A moment post snap, Michigan opens up a gap as they go to double the two defensive tackles:


Note that the backside players on the ND DL are stepping away from the play, which they can do because the MLB is jetting into the gap they vacate. This also allows the backside LB to flow as he does.

Some of this is  tough to see, but in this frame:

  1. Miller has disengaged from Nix in an attempt to cut the charging LB, which he does not do. He does knock him off balance somewhat, possibly contributing to his overrun of the play.
  2. Meanwhile, Glasgow and Lewan try to handle two guys who have disappeared from the frame: the playside end and charging safety.
  3. Both tight ends have locked on the playside LB, who is the force player.
  4. Schofield chases the MLB, who he has no angle on, but could still block if Toussaint cuts back.


A moment later the LB flashes into the backfield wide of Toussaint and runs by; playside end got his legs caught up in traffic and ends up falling, pancaked. Both tight ends are still on the force guy:


This is one of them gap things?


Except it's got a linebacker in it.



BONUS! Here is a super slo-mo version.

(Does this help? If this helps let me know.)

Items Of Interest

Notre Dame got away with at least a couple errors here. The playside end ends up underneath Glasgow on the ground and they spent a linebacker blowing past Toussaint to little effect. (They did get Miller down but offenses will take one for one trades.) If that can happen and Michigan picks up three yards you can tell that it's tough sledding.

Tough sledding. The goofballs approach makes life tough on offensive linemen, who have to make split second decisions to leave guy and then try to block a rampant guy with tons of momentum before they are ready. This is tough, and Michigan didn't do a good job of it.

Toussaint could put his foot in the ground here and make a cut. Schofield is chasing that linebacker and you occasionally see the blocking develop such that the tailback can make a hard cut upfield behind that OL and suddenly make him relevant. Right about here…


…if Toussaint goes hard north and south aiming for the hash he may shoot past that linebacker and into open space. That's why Schofield keeps following that guy despite not having an angle. It may not work, but you're at least giving yourself a shot. Toussaint had a good day overall; here I think he missed a cut.

The offensive line… I punt. They had a very tough first half against this line, and these linebacker gap-shots don't help. Miller just barely throws off that linebacker if he does anything, but then again that linebacker zips past the play he's moving so fast. If that guy can't make a play, can the OL make a play?

Meanwhile Glasgow gets a pancake that is probably aided by the ND lineman tripping on the blitzer's feet; Lewan ends up putting a safety on the ground. Points for them. This one was a lot better blocked than some.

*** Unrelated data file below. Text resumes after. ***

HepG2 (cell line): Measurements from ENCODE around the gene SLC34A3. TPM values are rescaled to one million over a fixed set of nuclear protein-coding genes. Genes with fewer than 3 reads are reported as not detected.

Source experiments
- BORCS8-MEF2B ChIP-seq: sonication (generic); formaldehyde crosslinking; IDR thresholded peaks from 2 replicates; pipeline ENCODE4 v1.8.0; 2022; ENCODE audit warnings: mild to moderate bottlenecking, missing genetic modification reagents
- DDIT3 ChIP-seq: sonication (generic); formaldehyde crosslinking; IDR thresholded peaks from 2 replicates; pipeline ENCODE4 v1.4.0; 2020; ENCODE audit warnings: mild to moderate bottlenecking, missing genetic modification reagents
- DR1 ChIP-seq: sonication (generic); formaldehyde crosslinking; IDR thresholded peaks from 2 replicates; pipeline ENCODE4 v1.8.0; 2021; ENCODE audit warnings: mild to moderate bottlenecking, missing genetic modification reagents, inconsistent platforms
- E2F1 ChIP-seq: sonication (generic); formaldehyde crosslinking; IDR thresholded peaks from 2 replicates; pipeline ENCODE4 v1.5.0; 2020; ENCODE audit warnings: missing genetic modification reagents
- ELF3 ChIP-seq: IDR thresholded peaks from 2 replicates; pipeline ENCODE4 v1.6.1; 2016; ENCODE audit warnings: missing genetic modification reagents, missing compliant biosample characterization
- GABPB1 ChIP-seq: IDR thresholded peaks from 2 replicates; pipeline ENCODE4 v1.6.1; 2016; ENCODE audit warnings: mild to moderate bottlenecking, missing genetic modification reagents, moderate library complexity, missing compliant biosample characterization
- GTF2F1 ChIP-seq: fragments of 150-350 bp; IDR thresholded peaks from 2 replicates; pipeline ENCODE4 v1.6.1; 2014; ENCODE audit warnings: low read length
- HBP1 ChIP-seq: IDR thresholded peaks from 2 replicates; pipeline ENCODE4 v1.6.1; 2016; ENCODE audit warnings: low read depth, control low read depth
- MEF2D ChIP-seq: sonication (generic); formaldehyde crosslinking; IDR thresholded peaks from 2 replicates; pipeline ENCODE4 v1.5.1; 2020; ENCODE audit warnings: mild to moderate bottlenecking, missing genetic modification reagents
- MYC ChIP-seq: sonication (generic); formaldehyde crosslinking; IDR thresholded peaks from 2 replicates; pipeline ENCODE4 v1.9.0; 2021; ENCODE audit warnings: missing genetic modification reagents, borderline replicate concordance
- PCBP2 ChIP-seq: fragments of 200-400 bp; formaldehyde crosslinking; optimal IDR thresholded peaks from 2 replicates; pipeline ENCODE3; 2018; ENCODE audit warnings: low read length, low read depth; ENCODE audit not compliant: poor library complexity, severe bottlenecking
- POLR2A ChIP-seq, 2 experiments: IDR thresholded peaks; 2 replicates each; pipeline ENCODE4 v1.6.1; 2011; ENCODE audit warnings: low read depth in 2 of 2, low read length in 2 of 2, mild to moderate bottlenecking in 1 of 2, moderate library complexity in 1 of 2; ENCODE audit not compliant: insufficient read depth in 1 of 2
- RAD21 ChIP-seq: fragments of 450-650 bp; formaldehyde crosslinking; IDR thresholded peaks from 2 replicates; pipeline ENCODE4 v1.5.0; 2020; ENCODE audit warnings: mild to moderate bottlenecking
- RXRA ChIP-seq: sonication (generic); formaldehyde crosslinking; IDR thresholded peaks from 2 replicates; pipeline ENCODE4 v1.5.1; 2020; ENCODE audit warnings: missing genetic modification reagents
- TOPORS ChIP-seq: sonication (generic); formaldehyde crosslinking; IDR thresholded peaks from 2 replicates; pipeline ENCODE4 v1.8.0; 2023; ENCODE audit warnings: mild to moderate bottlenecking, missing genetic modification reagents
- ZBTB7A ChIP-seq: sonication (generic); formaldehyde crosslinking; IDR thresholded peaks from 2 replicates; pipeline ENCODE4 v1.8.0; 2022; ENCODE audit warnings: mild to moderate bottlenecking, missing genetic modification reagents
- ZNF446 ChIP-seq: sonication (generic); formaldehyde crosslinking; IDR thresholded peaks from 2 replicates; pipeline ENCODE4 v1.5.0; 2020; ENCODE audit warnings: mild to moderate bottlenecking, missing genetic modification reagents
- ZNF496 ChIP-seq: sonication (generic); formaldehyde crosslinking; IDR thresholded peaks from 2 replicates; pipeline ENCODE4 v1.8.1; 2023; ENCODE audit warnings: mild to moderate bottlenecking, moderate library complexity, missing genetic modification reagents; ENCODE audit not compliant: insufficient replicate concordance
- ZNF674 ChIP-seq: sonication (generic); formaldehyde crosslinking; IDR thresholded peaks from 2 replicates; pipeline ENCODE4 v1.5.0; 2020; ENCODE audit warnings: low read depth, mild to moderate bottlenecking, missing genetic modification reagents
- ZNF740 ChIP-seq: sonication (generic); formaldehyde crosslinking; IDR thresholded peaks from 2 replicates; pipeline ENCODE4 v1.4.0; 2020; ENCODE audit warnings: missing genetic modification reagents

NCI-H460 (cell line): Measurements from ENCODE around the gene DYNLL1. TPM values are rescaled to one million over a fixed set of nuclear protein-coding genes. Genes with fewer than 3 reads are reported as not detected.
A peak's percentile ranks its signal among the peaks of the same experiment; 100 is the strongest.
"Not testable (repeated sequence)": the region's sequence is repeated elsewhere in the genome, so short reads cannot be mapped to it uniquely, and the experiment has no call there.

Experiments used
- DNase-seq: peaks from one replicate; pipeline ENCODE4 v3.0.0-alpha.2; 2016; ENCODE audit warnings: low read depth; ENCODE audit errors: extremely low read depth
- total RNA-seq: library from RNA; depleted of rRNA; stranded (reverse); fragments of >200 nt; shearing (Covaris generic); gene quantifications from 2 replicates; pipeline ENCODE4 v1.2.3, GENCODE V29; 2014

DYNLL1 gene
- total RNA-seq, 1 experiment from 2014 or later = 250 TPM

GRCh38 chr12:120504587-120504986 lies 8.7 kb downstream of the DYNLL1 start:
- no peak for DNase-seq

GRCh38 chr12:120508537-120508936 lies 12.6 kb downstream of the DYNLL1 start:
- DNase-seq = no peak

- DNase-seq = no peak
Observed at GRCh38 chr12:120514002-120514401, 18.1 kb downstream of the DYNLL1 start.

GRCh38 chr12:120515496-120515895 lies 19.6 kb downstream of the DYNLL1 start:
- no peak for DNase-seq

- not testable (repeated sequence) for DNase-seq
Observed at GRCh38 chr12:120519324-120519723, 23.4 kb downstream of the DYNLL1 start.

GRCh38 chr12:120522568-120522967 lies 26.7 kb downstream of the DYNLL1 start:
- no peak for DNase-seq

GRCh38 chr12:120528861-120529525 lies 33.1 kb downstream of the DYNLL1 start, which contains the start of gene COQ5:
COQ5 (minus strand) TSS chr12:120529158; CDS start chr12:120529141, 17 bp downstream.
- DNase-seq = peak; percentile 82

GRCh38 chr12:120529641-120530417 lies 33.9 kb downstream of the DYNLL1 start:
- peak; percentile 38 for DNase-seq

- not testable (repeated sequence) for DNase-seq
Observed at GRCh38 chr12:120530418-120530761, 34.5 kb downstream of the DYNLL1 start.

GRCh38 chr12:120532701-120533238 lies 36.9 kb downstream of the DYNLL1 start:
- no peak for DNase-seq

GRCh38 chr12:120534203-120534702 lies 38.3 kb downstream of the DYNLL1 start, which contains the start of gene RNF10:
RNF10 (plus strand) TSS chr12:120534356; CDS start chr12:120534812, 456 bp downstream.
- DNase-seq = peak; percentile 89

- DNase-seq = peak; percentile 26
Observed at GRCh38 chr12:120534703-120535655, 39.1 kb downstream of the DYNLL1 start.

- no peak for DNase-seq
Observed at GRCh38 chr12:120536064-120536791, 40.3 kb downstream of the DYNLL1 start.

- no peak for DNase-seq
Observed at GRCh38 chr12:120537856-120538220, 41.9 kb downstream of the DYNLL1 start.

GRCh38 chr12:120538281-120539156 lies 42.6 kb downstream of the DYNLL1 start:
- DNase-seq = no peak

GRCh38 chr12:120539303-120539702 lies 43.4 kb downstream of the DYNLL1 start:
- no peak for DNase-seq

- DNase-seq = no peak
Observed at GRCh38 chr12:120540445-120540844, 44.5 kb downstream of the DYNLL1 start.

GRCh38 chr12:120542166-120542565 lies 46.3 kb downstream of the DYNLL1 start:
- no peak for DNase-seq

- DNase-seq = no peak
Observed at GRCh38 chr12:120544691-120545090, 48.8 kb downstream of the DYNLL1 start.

Funchess is very frustrating. On this play, the linebacker to the top of the screen is obviously the force player*. Butt obviously has him kicked out. Funchess continues to block the guy the whole damn play instead of releasing downfield and getting a hat on the safety. There is no way this is right.

Meanwhile, on the single inverted veer Michigan ran, Notre Dame hyperaggression bit them as one of their linebackers roared up a gap and pursued Toussaint, as did Tuitt. Gardner pulled and got a nice gain. It could have been a lot nicer, but Funchess turned around again:


Also not right, as with Kalis headed to the outside the linebacker is the optioned guy. I know Michigan's blocked guys who are supposed to be optioned before; even if that is the nominal plan, nothing good ever comes of turning 180 degrees when you're a blocker.

That left no one to take the only guy standing between Gardner and a touchdown:


I guess it's better that the play wiped out by a nonexistent holding call was nine yards instead of a thirty-one yard touchdown?

We just saw this happen against Central Michigan; it's closing in on a pattern. Funchess remains a tight end in name only. The mental stuff is more bothersome than any lack of technique. All he has to do on some of these plays is vaguely bother a guy and Michigan can break a long one. Hopefully he makes some progress here in the next few weeks, but the relative prominence of Jake Butt in this game is not a coincidence.

*[IE, the guy who sits on the end of the line and accepts a kickout block. He positions himself such that if the back tries to bounce it outside he either gets tackled for has to take such a circuitous route that by the time he gets the corner for guys are waiting for him. Since things usually go badly—very badly—for the defense if the force player is not doing his job, he is limited in how dynamic he can be what with throwing blockers away and getting TFLs, so doubling him is useless.]

Michigan did exploit this, eventually. You may notice that I'm not complaining about how Michigan didn't adjust to this. This is a tease.